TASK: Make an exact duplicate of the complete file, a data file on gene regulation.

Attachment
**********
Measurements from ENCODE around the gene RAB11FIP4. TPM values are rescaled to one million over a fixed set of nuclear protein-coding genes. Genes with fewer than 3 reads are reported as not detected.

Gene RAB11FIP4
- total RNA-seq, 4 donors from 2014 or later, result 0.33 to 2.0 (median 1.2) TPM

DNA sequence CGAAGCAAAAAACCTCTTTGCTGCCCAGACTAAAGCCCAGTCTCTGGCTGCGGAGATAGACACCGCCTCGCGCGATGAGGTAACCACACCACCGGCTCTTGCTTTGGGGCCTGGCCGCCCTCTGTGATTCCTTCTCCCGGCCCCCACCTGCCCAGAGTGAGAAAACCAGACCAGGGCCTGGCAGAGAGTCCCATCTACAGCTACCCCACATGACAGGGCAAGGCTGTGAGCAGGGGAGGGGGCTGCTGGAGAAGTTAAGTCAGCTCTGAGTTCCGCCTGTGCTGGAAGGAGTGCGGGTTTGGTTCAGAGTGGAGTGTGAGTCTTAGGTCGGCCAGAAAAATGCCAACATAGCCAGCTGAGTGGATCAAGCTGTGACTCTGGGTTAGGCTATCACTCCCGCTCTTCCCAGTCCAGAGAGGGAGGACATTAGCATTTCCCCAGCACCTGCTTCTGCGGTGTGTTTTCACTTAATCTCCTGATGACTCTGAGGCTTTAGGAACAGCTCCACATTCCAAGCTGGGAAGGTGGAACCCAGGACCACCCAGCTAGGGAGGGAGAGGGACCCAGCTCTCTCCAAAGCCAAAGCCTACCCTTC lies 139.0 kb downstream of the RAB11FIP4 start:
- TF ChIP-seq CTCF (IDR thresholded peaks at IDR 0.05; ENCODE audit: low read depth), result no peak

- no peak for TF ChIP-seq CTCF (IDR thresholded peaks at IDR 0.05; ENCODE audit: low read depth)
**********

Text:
Measurements from ENCODE around the gene RAB11FIP4. TPM values are rescaled to one million over a fixed set of nuclear protein-coding genes. Genes with fewer than 3 reads are reported as not detected.

Gene RAB11FIP4
- total RNA-seq, 4 donors from 2014 or later, result 0.33 to 2.0 (median 1.2) TPM

DNA sequence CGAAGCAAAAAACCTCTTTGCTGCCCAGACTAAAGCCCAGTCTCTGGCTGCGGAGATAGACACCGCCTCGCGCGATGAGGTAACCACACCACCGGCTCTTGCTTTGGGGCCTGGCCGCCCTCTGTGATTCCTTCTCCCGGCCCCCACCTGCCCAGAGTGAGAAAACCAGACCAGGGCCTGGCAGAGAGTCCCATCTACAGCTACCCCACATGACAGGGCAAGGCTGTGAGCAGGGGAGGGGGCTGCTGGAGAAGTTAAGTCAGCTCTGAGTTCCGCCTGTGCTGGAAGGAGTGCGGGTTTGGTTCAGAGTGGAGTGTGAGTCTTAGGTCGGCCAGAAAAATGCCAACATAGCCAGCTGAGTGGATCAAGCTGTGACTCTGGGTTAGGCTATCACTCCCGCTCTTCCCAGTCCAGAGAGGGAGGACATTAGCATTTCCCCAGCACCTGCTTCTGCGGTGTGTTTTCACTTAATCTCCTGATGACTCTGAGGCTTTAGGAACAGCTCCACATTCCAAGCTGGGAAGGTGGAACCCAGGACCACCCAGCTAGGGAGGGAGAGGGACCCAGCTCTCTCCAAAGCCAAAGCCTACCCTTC lies 139.0 kb downstream of the RAB11FIP4 start:
- TF ChIP-seq CTCF (IDR thresholded peaks at IDR 0.05; ENCODE audit: low read depth), result no peak

- no peak for TF ChIP-seq CTCF (IDR thresholded peaks at IDR 0.05; ENCODE audit: low read depth)